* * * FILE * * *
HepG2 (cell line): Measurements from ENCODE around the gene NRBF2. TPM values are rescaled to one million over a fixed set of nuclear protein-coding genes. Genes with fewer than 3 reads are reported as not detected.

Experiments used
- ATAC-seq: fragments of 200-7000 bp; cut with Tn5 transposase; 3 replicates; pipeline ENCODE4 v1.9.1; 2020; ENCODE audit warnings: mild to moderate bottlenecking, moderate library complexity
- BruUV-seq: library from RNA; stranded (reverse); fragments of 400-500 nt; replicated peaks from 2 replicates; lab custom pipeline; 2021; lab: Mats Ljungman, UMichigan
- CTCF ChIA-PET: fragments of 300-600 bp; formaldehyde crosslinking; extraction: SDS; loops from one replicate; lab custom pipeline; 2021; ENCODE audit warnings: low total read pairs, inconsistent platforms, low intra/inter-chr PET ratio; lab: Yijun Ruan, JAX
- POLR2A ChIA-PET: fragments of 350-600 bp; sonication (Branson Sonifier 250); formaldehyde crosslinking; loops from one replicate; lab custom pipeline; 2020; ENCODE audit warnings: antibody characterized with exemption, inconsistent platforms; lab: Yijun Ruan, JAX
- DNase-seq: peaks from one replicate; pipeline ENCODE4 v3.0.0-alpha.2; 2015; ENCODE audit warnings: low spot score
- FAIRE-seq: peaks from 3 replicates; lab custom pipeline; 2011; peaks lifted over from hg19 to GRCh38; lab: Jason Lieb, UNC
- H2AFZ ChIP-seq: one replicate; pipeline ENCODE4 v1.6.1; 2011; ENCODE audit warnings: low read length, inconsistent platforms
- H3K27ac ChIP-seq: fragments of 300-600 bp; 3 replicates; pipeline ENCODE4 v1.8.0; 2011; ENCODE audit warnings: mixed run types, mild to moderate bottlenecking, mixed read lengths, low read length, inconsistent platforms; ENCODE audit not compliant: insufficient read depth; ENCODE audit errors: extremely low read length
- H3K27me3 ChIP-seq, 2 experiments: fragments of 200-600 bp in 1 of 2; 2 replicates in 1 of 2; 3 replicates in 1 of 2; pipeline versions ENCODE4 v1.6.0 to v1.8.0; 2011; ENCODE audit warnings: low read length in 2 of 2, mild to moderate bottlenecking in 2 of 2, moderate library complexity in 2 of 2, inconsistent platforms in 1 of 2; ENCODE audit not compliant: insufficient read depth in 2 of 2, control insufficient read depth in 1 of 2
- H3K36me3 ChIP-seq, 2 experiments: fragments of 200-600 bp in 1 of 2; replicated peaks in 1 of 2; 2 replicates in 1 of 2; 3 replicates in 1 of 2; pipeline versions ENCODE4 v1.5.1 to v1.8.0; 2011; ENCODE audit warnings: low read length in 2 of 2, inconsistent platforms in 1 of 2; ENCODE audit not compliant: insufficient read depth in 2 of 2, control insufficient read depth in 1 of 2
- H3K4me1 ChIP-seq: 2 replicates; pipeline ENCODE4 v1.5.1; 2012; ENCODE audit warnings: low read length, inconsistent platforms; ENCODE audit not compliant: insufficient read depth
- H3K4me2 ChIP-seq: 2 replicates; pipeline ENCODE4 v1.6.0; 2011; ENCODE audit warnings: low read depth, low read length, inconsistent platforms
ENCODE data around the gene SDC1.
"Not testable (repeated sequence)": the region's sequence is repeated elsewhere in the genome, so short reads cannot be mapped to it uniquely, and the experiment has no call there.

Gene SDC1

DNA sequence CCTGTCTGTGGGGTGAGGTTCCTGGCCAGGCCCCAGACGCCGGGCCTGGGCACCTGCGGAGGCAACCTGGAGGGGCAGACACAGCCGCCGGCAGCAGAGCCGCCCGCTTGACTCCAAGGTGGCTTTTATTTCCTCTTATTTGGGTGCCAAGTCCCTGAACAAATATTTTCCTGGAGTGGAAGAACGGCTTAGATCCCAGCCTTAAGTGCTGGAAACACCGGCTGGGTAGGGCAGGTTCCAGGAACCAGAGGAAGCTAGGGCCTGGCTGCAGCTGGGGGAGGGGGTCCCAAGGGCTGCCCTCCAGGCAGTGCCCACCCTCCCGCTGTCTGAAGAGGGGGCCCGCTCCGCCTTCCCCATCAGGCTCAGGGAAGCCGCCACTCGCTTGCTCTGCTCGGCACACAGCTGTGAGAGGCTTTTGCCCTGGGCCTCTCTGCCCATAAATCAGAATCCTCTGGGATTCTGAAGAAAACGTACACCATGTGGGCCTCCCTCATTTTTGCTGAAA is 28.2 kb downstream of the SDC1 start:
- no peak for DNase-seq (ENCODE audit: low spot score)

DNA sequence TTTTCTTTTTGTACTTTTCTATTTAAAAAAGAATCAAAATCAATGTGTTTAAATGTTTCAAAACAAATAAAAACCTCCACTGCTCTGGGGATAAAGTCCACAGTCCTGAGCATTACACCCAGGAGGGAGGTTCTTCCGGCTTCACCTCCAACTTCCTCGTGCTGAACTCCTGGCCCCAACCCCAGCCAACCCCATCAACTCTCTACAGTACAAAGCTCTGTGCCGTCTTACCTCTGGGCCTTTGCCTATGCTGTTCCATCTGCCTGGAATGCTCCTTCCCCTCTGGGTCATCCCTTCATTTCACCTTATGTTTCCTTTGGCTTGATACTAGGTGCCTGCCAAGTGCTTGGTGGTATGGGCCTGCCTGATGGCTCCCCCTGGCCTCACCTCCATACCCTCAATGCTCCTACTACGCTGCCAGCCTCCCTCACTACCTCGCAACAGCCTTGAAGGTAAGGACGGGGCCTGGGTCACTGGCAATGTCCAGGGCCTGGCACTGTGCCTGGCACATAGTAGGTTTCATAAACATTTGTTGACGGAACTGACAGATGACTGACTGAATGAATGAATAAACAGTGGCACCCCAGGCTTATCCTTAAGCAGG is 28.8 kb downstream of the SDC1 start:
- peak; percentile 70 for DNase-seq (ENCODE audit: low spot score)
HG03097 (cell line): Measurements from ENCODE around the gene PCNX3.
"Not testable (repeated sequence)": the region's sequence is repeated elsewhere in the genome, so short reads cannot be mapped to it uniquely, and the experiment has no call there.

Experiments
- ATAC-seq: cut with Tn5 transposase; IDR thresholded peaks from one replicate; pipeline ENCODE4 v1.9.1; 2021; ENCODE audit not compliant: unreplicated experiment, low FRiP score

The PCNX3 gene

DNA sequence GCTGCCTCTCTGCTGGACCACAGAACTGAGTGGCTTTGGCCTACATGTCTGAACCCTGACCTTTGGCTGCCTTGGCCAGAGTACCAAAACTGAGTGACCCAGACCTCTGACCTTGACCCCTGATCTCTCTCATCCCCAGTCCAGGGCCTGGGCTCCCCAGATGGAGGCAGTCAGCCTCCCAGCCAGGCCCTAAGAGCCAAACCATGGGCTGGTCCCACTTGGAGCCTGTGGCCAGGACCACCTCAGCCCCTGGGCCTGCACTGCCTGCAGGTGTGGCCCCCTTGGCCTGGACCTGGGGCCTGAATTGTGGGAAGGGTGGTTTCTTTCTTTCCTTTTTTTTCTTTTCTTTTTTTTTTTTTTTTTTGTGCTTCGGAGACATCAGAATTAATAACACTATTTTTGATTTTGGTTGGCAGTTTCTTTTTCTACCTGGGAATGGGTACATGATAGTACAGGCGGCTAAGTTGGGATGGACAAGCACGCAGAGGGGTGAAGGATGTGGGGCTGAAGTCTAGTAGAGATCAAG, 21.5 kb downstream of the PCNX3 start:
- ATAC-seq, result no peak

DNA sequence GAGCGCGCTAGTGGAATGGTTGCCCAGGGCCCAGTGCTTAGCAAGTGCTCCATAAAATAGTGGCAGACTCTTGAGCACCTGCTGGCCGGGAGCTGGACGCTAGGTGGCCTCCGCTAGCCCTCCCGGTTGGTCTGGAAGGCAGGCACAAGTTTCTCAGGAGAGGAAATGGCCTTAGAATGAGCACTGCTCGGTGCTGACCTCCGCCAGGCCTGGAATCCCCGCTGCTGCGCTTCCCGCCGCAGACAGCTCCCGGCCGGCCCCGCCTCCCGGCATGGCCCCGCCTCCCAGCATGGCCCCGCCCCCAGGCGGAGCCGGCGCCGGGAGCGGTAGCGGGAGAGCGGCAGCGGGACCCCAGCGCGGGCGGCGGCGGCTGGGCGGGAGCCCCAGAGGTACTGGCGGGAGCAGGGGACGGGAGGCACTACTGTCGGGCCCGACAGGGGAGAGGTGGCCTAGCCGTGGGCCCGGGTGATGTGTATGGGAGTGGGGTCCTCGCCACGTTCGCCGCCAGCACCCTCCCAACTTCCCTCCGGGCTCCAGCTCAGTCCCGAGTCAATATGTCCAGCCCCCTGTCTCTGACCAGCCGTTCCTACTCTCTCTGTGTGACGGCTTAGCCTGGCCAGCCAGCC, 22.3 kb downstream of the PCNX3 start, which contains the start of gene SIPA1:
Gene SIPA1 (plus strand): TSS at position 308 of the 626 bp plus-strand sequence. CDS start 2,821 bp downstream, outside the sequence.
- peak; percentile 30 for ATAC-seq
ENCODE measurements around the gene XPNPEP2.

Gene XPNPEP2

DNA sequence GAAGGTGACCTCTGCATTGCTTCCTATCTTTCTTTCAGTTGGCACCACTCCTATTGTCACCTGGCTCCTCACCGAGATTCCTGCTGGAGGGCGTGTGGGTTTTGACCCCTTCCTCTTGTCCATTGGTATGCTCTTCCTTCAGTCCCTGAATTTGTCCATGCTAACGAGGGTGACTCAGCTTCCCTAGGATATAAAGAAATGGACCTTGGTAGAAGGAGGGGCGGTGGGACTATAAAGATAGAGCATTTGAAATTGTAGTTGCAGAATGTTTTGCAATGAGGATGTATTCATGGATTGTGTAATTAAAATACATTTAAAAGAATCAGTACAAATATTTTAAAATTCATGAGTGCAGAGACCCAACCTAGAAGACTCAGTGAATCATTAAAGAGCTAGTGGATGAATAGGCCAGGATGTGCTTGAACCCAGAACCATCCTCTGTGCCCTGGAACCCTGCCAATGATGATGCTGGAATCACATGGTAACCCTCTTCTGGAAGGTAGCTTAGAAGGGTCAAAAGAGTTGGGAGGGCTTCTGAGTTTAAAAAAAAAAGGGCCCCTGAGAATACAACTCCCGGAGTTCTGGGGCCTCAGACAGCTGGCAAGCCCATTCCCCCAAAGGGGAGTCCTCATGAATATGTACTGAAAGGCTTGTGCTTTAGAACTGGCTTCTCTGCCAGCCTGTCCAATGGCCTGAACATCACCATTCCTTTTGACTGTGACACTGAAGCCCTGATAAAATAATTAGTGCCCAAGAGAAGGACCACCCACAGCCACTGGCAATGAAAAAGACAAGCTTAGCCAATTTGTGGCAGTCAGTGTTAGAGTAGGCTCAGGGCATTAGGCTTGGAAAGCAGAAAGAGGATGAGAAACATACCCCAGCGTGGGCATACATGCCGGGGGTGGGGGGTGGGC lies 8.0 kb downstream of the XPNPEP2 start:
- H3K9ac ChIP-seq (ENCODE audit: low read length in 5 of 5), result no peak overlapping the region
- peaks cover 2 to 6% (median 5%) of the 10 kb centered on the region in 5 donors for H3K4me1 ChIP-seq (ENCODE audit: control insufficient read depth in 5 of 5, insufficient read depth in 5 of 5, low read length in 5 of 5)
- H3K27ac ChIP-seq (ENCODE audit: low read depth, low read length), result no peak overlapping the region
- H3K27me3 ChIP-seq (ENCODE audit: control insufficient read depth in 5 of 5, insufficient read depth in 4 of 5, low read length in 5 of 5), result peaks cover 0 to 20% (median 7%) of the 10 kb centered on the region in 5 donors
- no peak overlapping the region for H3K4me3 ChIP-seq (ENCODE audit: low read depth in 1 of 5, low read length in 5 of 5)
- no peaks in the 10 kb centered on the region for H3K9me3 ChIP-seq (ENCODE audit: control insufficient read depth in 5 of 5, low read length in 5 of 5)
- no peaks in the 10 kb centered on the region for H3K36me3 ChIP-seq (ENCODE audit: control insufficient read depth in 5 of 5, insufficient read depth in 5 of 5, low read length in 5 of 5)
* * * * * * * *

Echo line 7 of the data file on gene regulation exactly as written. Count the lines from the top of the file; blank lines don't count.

- DNase-seq: peaks from one replicate; pipeline ENCODE4 v3.0.0-alpha.2; 2015; ENCODE audit warnings: low spot score